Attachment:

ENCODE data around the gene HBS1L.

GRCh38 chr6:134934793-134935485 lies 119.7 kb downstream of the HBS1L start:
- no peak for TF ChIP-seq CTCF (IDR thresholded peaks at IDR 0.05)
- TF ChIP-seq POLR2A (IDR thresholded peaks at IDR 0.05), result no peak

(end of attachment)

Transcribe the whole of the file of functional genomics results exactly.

ENCODE data around the gene HBS1L.

GRCh38 chr6:134934793-134935485 lies 119.7 kb downstream of the HBS1L start:
- no peak for TF ChIP-seq CTCF (IDR thresholded peaks at IDR 0.05)
- TF ChIP-seq POLR2A (IDR thresholded peaks at IDR 0.05), result no peak